I would disagree with you on your second point. Most schools make you learn information that you will not use in the “real world.” Ask your parents if they think that they remember 1/4 of the things that learned in school – let alone remember or use it! Homeschooling, on the other hand, provides the opportunity for the student to learn what he/she needs/wants to learn for those things that interest them. I know a math teacher who says that pretty much all the math you need to know is under algebra. Of course, if you are going to become some kind of engineer, obviously you would want to know more than that, but most people aren’t engineers, lol!
      On top of this, there are many homeschooling curricula/co-ops world-wide that are very social, and unfortunately, at times one has to deal with un-positive environments.
      Nonetheless, homeschooling, I would argue, still has much less un-positive environments than public school.
      What would you say from experience? You were home schooled before, right?

      Liked by 1 person

      1. From my experience (yes, I am formerly homeschooled, and proud of that fact), most teachers identify (at least the good ones who want their students to succeed) that a student is struggling and will automatically be there to teach and show/explain. I also use most of my subjects on a daily basis, such as band class and shop class. But it extends past electives; english (helps with writing), world and national events (social studies, I can know what’s going on in the world), math (you can get by with only 3 math credits, making it so technically, you don’t have to go past alg 1), biology (I understand my health and how my body works which can help when I’m sick), health (ok, yea. That’s a pretty useless class), P.E. (70% of Americans are overweight. Definitely needed). Just a few for reference. I also know that not all homeschoolers go to a co-op (I went to 2), but some only go to Christian ones (there’s no problem with that, but it doesn’t allow you to meet and convert non Christians). I think it depends on the person and their parents parenting style. And, coincidentally, my Myers-Briggs personality is an architect 😂

        Liked by 1 person

      2. Okay.
        It looks like your experience thus far in PS has been a generally positive one. However, some others are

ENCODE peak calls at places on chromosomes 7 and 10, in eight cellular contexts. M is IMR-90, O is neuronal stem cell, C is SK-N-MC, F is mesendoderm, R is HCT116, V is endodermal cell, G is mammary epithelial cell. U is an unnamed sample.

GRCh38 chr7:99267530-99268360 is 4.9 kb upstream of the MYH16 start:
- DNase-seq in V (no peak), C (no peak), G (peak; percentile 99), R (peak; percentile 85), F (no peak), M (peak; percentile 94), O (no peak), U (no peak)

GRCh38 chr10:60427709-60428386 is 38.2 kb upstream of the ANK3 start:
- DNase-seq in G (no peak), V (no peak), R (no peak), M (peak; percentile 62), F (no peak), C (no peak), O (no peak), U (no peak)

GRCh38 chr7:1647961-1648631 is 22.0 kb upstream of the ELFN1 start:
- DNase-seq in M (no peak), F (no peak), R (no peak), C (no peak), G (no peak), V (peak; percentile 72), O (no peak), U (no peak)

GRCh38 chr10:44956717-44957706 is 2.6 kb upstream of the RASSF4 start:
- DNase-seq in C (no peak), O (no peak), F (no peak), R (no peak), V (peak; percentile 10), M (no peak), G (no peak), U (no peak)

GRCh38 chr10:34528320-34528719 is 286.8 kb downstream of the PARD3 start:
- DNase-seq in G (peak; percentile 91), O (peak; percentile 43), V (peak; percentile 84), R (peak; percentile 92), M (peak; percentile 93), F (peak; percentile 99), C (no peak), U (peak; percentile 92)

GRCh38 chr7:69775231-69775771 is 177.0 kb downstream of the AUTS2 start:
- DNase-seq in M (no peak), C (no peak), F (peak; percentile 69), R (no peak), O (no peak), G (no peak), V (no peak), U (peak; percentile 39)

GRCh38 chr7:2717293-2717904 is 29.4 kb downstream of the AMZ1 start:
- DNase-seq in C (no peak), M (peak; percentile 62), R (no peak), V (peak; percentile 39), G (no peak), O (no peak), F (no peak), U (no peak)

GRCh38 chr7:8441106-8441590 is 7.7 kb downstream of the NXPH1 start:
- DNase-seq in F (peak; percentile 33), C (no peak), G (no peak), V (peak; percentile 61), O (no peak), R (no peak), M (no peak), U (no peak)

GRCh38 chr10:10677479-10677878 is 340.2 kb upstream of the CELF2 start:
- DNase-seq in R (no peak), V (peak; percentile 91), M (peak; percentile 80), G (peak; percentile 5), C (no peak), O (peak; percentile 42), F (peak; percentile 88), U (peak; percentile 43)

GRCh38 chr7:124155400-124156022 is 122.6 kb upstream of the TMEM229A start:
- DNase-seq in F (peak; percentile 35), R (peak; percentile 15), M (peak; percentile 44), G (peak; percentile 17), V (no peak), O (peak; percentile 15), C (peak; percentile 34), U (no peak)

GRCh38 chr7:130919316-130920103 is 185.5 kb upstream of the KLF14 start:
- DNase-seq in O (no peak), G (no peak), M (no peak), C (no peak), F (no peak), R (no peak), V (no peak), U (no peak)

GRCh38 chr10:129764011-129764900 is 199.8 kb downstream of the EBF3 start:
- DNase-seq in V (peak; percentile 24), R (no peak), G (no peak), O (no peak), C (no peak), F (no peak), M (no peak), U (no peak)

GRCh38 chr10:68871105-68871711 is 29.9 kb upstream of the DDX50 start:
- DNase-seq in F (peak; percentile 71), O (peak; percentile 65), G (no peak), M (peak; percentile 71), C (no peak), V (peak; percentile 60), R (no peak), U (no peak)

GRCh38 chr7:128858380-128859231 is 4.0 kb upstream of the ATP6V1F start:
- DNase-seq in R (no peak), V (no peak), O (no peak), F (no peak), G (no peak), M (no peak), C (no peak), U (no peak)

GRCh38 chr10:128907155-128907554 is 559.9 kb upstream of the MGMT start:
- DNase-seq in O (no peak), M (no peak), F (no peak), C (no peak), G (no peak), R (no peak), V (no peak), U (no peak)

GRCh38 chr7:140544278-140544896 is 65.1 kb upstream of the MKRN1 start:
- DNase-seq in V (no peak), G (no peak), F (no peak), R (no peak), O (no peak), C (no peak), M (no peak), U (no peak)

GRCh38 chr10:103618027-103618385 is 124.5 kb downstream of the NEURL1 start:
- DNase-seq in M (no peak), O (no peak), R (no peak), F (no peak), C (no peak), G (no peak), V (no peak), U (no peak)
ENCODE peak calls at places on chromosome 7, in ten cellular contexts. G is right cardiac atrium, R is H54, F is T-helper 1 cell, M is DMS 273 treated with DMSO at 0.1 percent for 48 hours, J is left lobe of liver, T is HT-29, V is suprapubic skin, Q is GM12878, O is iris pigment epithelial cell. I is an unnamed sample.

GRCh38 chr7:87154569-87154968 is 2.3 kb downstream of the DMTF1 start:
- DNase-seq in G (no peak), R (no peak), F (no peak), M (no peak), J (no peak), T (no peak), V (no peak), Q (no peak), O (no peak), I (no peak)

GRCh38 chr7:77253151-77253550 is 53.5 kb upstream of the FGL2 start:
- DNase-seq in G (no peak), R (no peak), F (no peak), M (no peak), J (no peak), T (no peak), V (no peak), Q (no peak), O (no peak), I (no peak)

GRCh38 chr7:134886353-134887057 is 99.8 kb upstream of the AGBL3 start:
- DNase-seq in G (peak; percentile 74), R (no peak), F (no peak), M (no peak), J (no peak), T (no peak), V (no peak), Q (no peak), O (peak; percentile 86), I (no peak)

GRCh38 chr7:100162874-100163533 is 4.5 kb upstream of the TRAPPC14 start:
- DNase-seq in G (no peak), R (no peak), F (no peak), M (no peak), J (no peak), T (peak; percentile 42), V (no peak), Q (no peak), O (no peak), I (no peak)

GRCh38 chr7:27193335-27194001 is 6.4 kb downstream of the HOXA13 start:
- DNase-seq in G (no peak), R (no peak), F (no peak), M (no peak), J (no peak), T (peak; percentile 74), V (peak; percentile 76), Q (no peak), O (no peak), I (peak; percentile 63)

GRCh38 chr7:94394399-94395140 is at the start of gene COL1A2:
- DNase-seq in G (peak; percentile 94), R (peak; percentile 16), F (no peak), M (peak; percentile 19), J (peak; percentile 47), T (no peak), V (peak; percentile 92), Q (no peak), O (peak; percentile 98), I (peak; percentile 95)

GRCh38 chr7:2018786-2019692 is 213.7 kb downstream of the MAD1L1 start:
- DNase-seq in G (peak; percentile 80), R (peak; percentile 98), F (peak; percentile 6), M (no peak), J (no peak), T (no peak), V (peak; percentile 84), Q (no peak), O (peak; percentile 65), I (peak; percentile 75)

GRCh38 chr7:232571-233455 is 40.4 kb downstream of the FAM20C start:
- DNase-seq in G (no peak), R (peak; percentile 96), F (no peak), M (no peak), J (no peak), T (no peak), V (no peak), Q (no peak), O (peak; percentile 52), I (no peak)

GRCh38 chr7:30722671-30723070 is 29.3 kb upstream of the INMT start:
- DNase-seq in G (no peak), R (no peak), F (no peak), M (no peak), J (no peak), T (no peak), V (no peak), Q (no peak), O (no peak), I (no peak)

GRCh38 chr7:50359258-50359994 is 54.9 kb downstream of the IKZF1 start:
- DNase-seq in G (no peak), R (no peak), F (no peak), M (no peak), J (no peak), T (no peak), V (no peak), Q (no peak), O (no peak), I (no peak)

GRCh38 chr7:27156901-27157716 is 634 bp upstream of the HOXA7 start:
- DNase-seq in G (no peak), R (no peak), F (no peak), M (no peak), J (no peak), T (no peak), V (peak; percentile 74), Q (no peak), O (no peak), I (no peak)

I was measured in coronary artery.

not so fortunate. It’s good that you are taking classes you like.

        Liked by 1 person

      3. That is a problem that needs to be solved, there are many teachers that aren’t good at seeing problems. I think some sort of new school system should be created. A sort of HS till 9th grade, and then PS from there on out.

        Liked by 1 person

      4. Yes, I was just saying (without directly saying) that, although your method might be better than the current one, I think that there are methods of schooling better than the one you suggested.

        Liked by 1 person

  3. However, I do think homeschooling is a much better learning model for most students. It sure helped me a lot and prepared me for public school where I now have found a lot of contrasting features of the two schooling models.

    Liked by 1 person

    1. Yes.
      I would encourage you to look into the Ron Paul Homeschool Curriculum. Perhaps you will not be interested in it, but it has helped me so much. It’s cost effective, time effective, teaches information which is truly useful, and teaches how to get your college degree spending only $15, 000 (which, as you will know, is approximately 1/7 of the cost of a traditional approach to college.
      I tell you this because you have left the homeschooling model. It’s your life, and that’s fine to make those decisions, I just want you to be aware that there are curricula out there that will help you much more than public school probably will.